After months of work by the Citizen’s Climate Convention, the time has come to take stock: its 150 members will look this weekend at the responses made by the government to their proposals and the follow-up to be drawn from this unprecedented experience.
This Convention, wanted by Emmanuel Macron to respond to the “yellow vests” crisis and launched in October 2019, will hold its 8th and last session from Friday to Sunday at the end of a calendar upset by the movement against pension reform and then the Covid-19. The epidemic also obliges these last exchanges to be held by videoconference.
On the citizens’ menu: review the six major themes on which they have worked (consuming, producing and working, moving around, finding accommodation, eating and strengthening legal protection of the environment) and answering four more general questions.
“What is your assessment of the government’s consideration of the Convention’s proposals?” How do the government’s measures “make it possible to approach the objective of reducing greenhouse gas emissions by at least 40% by 2030 in a spirit of social justice?”, In accordance with the mandate set out in the CCC.
“To what extent has the CCC been useful in the fight against climate change in France?” Can Citizens’ Conventions “improve the democratic life of our country”?
They will vote on each point with a rating system of 0 to 10. Opinions that will be scrutinized a little over a year before the presidential election, while the president is regularly seen as a champion of the climate fight.
However, there will not be a joint final declaration. “We can not take the risk from a distance to try to build a text like that, it’s a shame,” regretted Thierry Pech, co-chairman of the governance committee of the CCC during a press briefing.
– Glass half empty or half full –
The 150 citizens who took part in the adventure, drawn by lot and representative of French society, “showed the image of a French society capable of coming together around an issue that affects us all”, greeted the Minister. of the Ecological Transition Barbara Pompili in an interview with AFP.
Emmanuel Macron had pledged to submit their proposals “without filter” either to Parliament, or to a referendum, or by regulatory application. Out of 149, he finally rejected three proposals: speed limit to 110 km / h on the motorway, introduction of a tax of 4% on dividends, and reform of the preamble of the Constitution. The Head of State, on the other hand, promised a referendum to integrate environmental protection into article 1 of the Constitution.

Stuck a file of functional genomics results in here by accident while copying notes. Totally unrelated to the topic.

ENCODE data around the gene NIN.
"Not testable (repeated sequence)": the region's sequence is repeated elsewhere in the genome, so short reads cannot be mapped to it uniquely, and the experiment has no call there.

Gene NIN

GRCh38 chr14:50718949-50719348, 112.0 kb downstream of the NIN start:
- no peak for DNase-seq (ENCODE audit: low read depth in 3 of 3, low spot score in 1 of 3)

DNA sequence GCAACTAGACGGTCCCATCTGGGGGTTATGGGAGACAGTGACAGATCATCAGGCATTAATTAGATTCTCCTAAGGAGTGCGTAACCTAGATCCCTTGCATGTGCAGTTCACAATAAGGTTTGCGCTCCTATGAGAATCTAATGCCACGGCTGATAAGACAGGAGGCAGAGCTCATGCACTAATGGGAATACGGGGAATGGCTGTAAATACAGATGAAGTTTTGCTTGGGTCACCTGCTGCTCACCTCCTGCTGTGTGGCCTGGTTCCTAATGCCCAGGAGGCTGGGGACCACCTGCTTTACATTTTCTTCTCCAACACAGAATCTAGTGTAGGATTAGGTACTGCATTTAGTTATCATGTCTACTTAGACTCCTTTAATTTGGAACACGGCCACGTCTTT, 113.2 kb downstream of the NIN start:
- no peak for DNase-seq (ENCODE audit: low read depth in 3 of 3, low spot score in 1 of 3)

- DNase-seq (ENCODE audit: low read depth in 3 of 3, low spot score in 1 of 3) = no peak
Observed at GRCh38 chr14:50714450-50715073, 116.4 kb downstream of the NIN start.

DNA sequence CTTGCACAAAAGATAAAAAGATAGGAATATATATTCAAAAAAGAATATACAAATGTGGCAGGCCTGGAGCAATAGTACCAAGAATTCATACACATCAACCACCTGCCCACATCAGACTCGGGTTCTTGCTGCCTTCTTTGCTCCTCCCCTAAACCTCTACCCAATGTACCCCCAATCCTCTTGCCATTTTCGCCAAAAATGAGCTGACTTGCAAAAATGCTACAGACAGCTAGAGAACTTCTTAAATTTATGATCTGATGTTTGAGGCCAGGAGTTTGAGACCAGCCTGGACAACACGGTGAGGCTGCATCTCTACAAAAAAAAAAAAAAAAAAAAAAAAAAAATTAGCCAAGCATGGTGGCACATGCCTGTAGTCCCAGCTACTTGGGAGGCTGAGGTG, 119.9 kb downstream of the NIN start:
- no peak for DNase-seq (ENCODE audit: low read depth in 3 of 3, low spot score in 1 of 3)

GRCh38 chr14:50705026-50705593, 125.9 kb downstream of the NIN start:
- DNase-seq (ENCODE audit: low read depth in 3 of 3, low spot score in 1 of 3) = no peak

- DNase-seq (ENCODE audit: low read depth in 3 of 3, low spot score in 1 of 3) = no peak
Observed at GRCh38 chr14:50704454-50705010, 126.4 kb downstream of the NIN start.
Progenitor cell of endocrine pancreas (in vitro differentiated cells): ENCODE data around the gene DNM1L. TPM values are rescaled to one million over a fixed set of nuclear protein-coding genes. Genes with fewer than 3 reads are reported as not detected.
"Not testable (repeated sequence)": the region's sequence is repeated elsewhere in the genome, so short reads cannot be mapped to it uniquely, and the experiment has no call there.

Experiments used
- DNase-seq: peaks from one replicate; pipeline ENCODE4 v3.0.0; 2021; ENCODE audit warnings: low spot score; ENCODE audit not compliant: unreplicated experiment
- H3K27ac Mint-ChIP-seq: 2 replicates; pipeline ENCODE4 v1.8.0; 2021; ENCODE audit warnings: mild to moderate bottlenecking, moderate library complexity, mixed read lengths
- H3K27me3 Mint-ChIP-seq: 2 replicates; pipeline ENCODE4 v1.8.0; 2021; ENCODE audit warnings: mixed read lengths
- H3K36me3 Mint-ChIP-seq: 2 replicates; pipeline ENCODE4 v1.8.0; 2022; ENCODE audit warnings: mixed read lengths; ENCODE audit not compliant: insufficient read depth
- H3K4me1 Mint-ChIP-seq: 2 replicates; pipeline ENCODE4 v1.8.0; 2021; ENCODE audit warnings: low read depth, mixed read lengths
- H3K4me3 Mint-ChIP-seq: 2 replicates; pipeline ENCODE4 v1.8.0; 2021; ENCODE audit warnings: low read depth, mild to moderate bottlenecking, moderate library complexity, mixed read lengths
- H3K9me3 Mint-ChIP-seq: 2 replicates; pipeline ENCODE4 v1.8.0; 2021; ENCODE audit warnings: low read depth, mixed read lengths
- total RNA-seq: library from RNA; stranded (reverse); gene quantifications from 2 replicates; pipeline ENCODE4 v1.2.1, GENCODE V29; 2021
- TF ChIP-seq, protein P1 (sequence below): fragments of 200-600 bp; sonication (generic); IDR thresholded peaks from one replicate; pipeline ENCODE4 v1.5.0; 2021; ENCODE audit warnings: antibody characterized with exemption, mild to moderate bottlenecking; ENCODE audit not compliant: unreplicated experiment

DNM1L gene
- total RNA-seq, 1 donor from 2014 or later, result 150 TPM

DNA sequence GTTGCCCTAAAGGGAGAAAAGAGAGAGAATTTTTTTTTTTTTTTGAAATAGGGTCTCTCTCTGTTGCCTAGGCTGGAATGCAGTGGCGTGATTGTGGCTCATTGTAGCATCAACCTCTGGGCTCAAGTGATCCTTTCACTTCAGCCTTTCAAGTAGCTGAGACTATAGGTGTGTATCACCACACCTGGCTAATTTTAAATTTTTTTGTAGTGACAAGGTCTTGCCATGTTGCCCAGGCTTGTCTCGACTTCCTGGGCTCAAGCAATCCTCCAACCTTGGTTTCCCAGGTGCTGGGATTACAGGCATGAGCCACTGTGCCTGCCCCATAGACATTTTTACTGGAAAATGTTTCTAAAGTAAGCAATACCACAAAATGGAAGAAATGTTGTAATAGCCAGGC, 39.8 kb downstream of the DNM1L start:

The government has taken up the other proposals in the Climate and Resilience Bill, which will soon be discussed in the National Assembly, the recovery plan or by regulatory means, such as the ban on heated terraces or new oil-fired boilers from from 2022. Most have been rewritten.
Like other independent organizations, the High Council for the Climate (HCC), set up by Emmanuel Macron, regrets the “reduced scope” of the Climate and Resilience bill and calls on Parliament to “rectify the situation”.
According to another study by the Carbon 4 consultancy firm, commissioned by the four NGOs attacking the State in “the affair of the century”, it is “certain that the measures adopted or envisaged by the State” will not make it possible to achieve the emission reduction targets for 2030, due to the lack of structural reforms.
Conversely, the economic sectors targeted by the measures consider that they go too far. Traders denounce the framing of window advertisements, the automotive sector has battled against a significant penalty on SUVs, which Bercy was also opposed to.
Citizens have already expressed their disappointment. “Asking citizens for their opinion on the climate, taking it vaguely into account and being satisfied with that, is disappointing,” sums up one of them, William Aucant.